Anders Breivik, who killed 77 people and wounded 151 during a rampage in July that led to calls for stricter controls on videogames, has been diagnosed as a delusional paranoid schizophrenic by Norwegian psychiatrists.
Anders Breivik carried out one of the most horrific acts of mass murder ever recorded on July 22, first with a car bomb in the capital of Oslo that left eight people dead and then in a shooting spree at a youth camp being held on the nearby island of Utoeya that killed 69 more, mostly teenagers. He was captured alive and admitted to the crimes but said it was justified as part of his campaign to defend Europe against a Muslim invasion.
Unsurprisingly, some mainstream media outlets made a link between Breivik and videogames, noting his claim in a lengthy manifesto that Modern Warfare 2 was part of his "training regimen" and that he'd been able to cover up his real planning and training for the attack by claiming that he had a bad World of Warcraft habit. Australian Christian Lobby Managing Director Jim Wallace used the attack to call for a ban on violent games and some Norwegian retailers removed a number of violent games from their shelves, albeit temporarily, "out of respect" to the victims of the attack.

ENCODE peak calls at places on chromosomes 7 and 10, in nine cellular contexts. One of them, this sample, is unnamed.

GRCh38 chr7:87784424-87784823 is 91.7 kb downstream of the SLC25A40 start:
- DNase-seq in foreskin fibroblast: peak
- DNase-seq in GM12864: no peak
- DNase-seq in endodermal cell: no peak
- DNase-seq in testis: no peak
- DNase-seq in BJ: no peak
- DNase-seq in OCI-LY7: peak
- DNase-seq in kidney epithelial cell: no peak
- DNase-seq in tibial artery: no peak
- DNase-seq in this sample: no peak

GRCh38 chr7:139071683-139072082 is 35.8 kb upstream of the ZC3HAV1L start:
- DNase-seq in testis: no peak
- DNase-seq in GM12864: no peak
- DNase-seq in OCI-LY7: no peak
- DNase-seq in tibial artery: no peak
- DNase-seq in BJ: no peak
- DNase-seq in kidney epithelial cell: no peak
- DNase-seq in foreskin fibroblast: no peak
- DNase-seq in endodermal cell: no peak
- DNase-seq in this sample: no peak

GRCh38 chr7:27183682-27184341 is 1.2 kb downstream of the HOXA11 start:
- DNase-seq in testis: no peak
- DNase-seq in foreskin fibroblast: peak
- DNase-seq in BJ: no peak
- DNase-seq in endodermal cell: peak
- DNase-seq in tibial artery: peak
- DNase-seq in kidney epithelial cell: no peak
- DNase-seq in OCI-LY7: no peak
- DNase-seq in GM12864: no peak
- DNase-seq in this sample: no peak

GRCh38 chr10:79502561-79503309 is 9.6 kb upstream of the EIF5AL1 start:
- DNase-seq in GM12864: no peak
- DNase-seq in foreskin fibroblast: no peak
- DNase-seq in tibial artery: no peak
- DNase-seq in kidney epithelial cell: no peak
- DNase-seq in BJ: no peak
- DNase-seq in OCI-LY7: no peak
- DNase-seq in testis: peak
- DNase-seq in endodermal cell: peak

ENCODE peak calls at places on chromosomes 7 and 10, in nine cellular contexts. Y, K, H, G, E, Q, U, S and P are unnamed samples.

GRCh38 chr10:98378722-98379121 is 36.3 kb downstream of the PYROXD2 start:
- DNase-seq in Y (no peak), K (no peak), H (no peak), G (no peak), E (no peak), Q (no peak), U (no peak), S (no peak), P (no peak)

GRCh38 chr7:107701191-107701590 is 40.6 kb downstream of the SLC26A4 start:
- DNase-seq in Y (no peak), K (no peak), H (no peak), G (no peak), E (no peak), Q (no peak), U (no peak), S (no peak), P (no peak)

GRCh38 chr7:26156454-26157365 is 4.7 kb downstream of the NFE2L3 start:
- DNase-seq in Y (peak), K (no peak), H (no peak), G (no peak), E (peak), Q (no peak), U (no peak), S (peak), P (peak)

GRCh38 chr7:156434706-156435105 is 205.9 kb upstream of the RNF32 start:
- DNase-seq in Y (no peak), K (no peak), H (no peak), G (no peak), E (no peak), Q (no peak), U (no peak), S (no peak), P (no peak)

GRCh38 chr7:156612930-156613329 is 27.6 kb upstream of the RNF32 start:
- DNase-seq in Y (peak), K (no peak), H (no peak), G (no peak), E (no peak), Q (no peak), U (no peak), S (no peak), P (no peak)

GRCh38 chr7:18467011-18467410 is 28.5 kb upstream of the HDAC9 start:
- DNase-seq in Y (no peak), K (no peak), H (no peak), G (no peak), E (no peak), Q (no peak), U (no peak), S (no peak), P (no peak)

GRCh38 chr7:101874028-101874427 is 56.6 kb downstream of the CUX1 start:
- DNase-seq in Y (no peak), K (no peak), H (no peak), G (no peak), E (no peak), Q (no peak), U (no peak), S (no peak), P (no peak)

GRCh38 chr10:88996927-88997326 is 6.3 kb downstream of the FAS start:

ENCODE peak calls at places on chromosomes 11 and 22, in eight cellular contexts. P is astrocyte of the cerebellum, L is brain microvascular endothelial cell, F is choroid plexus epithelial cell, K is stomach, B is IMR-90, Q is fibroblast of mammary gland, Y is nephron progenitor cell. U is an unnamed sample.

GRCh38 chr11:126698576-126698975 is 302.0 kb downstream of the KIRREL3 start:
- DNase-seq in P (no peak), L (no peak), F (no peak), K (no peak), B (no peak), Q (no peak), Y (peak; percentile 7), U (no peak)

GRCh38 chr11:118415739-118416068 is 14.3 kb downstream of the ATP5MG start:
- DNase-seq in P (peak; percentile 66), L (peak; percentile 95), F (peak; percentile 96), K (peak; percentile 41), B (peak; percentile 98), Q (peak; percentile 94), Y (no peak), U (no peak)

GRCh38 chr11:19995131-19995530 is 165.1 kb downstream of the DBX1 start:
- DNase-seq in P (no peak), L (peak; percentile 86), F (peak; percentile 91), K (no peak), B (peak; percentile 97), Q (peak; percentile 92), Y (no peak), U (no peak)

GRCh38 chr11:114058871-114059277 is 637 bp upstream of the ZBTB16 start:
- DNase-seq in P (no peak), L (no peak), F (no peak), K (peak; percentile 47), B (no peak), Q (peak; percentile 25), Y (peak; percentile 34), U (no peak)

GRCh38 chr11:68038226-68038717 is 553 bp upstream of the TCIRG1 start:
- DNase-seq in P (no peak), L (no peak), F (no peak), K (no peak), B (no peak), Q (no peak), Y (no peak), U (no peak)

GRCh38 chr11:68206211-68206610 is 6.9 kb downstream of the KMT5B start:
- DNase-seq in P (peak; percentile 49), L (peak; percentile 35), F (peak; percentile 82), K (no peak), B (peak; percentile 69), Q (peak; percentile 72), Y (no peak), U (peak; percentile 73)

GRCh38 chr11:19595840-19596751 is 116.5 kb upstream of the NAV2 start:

But even less surprising than the determination by some to link the attack to videogames is today's announcement that games had far less to do with it than straight-up mental illness. Two psychiatrists appointed by the Norwegian courts who have interviewed Breivik 13 times since the attack have diagnosed him with paranoid schizophrenia, saying he was in a psychotic state during and after the attacks and lives in his "own delusional universe where all his thoughts and acts are guided by his delusion."
Breivik will still stand trial for the killings but if a review panel from the Norwegian Board of Forensic Medicine agrees with the assessment, prosecutors will seek "compulsory mental health care" rather than jail time. "It will go as a normal trial as if he had been sane," prosecutor Inga Bejer told the BBC. "We will ask him questions and the defence will ask him questions and the judge will ask him questions and he will have his time to talk."
Not everyone is happy with the diagnosis, including the leader of the opposition Progress Party, but John Christian Elden, a lawyer for the victims, said it didn't matter whether he was ruled sane or not as long as he wasn't set free. "What will happen in the case, no matter what the conclusion, is that [Breivik] will of course be incarcerated," he said. "And if the outcome is criminally sane or insane, that is first and foremost a psychiatric question. The most important thing in our clients' opinion is that he will not be able to walk the streets."
Breivik's trial begins on April 16, 2012, and is expected to take about ten weeks.